"This project is essential to helping to eliminate cataract blindness for the Cambodian people, and it will greatly contribute to relieving difficulties for cataract patients," he said.
Through the project, the GX Foundation deployed two mobile eye-treatment centers at the Prey Veng Provincial Hospital and sent Chinese doctors to work with their Cambodian counterparts to offer free cataract surgeries to patients in the province.
This story comes to us from: Xinhua.
One of the main symptoms, which can occur from an early age, is difficulty in vision in poorly lit environments. This story comes to us from: Emergency Live.
AMD is the main cause of blindness and severe visual impairment in Germany. This story comes to us from: Ophthalmology Times.
A 46-year-old woman presents to the emergency department (ED) with sudden-onset blindness in her right eye. This story comes to us from: Medscape Reference.
A carpenter suffered a life-threatening stroke, blindness, sepsis and pneumonia – after a wood splinter in his hand got infected. Dave Parkyn was left blind in his right eye, partially sighted in his left and physically disabled after the stroke at the age of just 28. This story comes to us from: Wales Online.
Researchers identify a critical inhibitory site in an energy-producing enzyme, which can lead to rational design of antibiotics
Antimicrobial resistance (AMR) is a global health problem. Many efforts have been made to reduce the burden of AMR perils globally since 2013 (Figure 1A). Yet, threats from some species continue to rise regardless: drug-resistant Neisseria gonorrhoeae is one of five urgent threats. Resistance to ceftriaxone, the last option for an empirical first-line antibiotic against Neisseria gonorrhoeae in most countries, has been reported and continues to emerge globally. The gonococcal infection could become untreatable due to a high degree of AMR, which would increase serious complications: infertility, ectopic pregnancy, and increased transmission of HIV, and neonatal keratoconjunctivitis that can lead to blindness. This story comes to us from: EurekAlert.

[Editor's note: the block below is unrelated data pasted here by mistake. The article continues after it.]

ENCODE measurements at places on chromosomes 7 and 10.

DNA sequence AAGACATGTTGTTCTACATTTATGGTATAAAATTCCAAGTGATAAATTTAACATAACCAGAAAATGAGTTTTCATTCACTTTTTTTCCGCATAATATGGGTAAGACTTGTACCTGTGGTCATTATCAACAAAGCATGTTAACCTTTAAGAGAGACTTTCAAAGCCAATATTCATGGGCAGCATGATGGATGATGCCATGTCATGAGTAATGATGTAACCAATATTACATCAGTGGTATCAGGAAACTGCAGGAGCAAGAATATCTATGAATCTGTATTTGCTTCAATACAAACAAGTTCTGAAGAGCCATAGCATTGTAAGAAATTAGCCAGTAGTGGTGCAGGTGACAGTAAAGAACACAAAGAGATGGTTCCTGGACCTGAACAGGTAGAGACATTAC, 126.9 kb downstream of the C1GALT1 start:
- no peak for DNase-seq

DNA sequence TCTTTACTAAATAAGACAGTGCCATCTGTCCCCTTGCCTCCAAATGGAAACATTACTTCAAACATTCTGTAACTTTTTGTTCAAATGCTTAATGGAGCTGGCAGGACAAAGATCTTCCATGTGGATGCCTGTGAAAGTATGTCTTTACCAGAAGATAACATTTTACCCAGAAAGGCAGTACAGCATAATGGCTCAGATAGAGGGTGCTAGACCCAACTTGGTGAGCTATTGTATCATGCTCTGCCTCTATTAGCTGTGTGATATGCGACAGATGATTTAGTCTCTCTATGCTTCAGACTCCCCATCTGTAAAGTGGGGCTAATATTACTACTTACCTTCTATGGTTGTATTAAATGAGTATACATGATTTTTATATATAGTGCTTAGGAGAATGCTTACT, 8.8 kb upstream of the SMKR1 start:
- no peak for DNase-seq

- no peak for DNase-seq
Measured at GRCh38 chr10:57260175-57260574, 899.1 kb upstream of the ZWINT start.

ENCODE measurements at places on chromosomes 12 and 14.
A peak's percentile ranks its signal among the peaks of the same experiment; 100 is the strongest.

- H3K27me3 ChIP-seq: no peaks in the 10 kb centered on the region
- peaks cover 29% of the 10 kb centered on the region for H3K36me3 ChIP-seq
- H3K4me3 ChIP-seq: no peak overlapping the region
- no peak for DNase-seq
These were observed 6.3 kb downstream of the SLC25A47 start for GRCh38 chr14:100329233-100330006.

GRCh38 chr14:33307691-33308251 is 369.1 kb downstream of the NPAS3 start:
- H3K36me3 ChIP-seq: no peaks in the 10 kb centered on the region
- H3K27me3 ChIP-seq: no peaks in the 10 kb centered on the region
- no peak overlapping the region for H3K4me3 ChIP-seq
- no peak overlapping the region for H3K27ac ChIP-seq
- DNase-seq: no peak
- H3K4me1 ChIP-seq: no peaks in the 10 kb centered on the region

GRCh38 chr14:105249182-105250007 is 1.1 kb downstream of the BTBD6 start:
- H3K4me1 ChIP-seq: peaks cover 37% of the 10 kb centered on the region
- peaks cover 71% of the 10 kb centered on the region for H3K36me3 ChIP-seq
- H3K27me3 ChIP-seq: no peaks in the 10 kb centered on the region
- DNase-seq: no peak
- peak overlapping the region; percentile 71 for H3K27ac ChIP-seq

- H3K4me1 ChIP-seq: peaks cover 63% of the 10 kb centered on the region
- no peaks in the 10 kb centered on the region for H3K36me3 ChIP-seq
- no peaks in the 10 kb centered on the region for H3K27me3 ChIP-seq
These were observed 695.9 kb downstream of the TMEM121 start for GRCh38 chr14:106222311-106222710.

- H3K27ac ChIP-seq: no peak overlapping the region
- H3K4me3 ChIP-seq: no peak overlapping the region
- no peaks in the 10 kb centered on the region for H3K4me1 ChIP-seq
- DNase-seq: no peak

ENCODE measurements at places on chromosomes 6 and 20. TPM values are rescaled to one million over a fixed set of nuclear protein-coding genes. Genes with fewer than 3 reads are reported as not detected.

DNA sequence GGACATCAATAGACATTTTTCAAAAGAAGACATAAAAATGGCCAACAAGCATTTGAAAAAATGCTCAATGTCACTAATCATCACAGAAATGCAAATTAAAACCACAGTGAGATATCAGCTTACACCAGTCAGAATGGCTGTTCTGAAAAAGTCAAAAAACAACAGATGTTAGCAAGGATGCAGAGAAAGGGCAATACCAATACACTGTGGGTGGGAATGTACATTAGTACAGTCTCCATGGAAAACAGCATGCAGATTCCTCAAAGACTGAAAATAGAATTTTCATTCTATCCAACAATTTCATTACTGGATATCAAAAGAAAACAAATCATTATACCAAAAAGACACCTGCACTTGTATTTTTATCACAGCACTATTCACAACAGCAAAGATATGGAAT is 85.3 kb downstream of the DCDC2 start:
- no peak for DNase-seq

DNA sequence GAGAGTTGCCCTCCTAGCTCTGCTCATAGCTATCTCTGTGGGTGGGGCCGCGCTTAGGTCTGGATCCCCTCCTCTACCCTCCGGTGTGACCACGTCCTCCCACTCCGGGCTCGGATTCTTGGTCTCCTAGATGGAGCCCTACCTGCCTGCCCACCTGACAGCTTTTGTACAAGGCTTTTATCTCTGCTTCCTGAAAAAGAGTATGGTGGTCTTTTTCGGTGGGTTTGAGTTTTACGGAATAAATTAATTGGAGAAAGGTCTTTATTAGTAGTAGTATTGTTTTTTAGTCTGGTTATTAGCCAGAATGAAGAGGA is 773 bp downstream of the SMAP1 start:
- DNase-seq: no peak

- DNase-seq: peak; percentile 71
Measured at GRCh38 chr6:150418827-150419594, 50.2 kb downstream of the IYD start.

A headache is a common occurrence for many of us, but for Effie Iemma , it was the first sign that she had glaucoma. "I had an eye test, just my normal routine eye test about six months earlier [but] I kept complaining about headaches … so, it all started from there," Effie says. This story comes to us from: ABC.
The findings could help inform treatments for blindness in humans. This story comes to us from: M Health Lab.
“When advancements in technology are coupled with talented physicians, lives can be changed for the better. The Baton Rouge Clinic, AMC is committed to caring for this community and today we are thrilled to be able to bring the latest state of the art technology to Baton Rouge in the form of the new Verily Retinal Service. We are hopeful that with this device we can offer another platform to detect disease earlier and prevent blindness in diabetic patients so that they can continue to see the beauty of Baton Rouge." This story comes to us from: Baton Rouge Clinic.